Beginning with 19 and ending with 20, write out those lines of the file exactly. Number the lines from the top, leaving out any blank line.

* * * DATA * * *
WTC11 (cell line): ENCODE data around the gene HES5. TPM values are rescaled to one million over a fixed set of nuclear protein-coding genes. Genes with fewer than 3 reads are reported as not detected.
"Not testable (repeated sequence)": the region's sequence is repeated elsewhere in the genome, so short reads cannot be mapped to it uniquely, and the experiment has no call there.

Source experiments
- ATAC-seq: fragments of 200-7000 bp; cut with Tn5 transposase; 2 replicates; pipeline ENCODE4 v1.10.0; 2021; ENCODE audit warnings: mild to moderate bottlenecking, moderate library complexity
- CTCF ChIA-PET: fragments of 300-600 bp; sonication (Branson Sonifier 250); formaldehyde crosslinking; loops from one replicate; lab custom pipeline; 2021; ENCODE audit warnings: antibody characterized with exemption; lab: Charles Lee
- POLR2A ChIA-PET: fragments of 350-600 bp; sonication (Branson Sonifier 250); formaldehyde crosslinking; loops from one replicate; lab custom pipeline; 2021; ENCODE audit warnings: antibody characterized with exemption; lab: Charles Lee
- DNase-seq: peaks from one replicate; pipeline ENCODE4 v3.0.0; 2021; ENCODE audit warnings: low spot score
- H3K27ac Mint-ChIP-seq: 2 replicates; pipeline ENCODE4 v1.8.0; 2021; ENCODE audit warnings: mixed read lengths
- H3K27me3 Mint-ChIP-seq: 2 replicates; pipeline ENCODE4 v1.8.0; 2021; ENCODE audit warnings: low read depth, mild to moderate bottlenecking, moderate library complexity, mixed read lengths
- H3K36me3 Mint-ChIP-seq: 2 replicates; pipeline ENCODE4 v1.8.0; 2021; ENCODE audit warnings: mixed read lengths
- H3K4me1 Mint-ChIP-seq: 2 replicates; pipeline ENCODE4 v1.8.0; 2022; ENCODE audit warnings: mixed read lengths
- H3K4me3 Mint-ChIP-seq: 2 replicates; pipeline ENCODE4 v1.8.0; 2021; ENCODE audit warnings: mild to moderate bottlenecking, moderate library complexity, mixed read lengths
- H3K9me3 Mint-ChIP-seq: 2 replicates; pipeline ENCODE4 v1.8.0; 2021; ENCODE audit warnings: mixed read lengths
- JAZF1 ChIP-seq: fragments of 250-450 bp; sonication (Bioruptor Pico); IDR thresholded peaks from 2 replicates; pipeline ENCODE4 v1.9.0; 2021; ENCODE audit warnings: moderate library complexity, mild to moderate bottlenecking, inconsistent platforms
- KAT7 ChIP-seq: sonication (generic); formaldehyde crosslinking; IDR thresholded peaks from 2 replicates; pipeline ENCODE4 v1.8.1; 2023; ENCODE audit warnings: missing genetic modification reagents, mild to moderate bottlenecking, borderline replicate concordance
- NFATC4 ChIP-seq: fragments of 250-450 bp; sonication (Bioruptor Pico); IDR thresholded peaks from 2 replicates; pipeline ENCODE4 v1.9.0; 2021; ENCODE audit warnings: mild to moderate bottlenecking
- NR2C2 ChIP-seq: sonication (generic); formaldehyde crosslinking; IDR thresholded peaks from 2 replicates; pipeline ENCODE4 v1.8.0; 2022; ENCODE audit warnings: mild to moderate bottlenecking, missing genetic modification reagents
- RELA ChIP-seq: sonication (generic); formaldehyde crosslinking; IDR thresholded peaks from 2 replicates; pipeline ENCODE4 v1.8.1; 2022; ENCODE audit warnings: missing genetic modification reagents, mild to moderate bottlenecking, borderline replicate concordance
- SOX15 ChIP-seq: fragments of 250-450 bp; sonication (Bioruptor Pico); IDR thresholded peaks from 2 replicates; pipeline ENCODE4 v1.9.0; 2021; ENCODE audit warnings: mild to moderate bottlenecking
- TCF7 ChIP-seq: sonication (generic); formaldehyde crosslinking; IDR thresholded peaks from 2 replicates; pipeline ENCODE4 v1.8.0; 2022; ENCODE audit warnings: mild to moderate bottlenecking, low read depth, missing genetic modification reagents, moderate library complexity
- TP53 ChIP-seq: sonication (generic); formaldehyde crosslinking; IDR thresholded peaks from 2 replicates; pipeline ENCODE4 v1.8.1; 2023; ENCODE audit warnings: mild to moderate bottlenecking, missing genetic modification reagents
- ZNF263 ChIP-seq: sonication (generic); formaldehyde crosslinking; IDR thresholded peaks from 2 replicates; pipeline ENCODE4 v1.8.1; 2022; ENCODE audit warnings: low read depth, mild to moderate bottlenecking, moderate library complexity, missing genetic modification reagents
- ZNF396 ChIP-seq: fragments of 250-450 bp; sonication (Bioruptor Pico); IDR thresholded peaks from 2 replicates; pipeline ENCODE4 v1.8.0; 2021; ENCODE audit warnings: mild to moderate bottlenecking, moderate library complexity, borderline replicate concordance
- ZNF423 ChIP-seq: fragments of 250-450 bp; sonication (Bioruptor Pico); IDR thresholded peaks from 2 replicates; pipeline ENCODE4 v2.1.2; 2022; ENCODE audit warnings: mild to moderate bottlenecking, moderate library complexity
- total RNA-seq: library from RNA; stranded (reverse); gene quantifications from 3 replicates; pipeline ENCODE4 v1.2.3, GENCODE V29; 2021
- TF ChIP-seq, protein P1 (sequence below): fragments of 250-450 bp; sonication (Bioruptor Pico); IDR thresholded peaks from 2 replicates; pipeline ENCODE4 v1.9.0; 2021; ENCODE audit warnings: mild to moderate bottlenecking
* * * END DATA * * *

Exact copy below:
- SOX15 ChIP-seq: fragments of 250-450 bp; sonication (Bioruptor Pico); IDR thresholded peaks from 2 replicates; pipeline ENCODE4 v1.9.0; 2021; ENCODE audit warnings: mild to moderate bottlenecking
- TCF7 ChIP-seq: sonication (generic); formaldehyde crosslinking; IDR thresholded peaks from 2 replicates; pipeline ENCODE4 v1.8.0; 2022; ENCODE audit warnings: mild to moderate bottlenecking, low read depth, missing genetic modification reagents, moderate library complexity